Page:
Tough talk indeed, but is it a smart prescription? Most serious analysts say that Iran is five to 10 years away from having enough fissile material to make a bomb, and there is no evidence to conclude that Iran has workable plans for a device. Under such conditions, is it smart to choke and gag the fourth-largest oil supplier? Is it smart to back into a corner a state that may well have the capability to shut down all the oil from the Persian Gulf as well as incite full-fledged civil war in Iraq and possibly Afghanistan? Richard Clarke thinks not. Obviously, Bayh's behavior may just be pre-election positioning. And indeed, Gen. Wes Clark, with nothing to prove in terms of national security credentials, is calling for direct U.S.-Iran dialogue.
The second noteworthy element of Bayh's speech was his call for increasing the size of the U.S. military by 100,000. Bayh believes this will cost $20 billion dollars and would relieve the pressure on the National Guard and Reserve, while increasing our capacity to respond effectively when needed. However, when questioned about whether he would back a draft in order to support that increase, Bayh said he did not think it was necessary. Just how the military will be able to attract an additional hundred thousand young men and women when they are already unable to attract and retain their target force remains a major unanswered question. Given the senator's own opaque pronouncements on what can be done in Iraq and the daily reports of traumatized Iraq veterans, it is hard to see just what will inspire so many young Americans to join up.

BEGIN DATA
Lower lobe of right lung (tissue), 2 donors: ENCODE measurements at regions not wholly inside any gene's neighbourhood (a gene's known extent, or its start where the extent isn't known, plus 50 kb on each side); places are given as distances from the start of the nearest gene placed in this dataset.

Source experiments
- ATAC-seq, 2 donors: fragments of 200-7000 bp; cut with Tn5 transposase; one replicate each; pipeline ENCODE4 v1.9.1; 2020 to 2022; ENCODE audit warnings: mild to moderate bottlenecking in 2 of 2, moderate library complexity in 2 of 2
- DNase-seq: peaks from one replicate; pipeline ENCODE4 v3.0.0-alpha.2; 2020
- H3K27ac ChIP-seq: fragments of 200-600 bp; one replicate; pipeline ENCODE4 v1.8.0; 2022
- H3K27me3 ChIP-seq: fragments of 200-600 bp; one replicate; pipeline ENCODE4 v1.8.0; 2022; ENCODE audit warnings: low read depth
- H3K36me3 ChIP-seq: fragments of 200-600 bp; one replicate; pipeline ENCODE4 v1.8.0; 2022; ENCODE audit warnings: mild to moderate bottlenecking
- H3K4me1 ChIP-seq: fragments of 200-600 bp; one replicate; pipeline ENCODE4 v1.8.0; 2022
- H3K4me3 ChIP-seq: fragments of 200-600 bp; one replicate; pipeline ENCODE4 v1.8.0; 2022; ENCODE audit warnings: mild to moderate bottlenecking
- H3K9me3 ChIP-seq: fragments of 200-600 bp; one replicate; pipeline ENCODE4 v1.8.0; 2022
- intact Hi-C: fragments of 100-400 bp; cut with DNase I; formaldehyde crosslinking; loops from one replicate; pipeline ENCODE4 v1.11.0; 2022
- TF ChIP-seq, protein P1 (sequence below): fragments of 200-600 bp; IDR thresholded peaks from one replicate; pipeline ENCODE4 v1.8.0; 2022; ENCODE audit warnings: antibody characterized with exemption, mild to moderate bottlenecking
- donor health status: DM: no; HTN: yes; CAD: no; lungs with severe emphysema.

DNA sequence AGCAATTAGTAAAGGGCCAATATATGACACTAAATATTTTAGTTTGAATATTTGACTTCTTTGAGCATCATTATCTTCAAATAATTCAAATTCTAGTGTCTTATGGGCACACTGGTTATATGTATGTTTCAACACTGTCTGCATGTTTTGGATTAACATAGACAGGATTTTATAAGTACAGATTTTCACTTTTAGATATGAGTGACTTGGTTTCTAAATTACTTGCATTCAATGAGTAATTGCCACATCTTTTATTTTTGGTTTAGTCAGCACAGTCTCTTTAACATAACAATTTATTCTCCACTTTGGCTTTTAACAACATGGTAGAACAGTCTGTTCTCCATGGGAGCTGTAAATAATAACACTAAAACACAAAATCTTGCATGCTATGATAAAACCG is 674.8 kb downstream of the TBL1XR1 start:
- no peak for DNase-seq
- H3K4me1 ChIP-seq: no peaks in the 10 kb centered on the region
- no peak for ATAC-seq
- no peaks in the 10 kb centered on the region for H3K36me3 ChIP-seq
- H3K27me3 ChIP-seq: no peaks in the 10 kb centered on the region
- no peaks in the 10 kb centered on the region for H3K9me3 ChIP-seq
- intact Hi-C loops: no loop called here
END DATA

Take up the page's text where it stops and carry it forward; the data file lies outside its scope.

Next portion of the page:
But Bayh's most interesting comment, at least for this national security observer, was made during his response to a question at the end. In his prepared talk, Sen. Bayh remarked rather broadly that our energy dependence on the Middle East and our fiscal dependence on China were damaging our overall security. As Bayh walked through his answer to a question looking for more of the senator's opinion about China, Bayh said something different. He said, "a comprehensive national security policy must include [domestic economic policy]."
And in that unscripted moment, Sen. Bayh showed that regardless of what his advisers were willing to put onto paper, the man himself may just see the bigger picture. He would do well to heed his own counsel, too. More than tough talk and smart tactics, America needs to align our economic engine with our national security strategy. We can no longer afford to fix the dysfunction (energy insecurity, debt, climate change) our economy produces.
Now we have two likely 2008 Democratic presidential candidates, Wesley Clark and Evan Bayh, on the record saying that, in effect, America ultimately needs a grand strategy in which our domestic economy and our national security strategy work in harmony.
Now they just need to convince their advisers.
| Friday, February 3, 2006 10:17 AM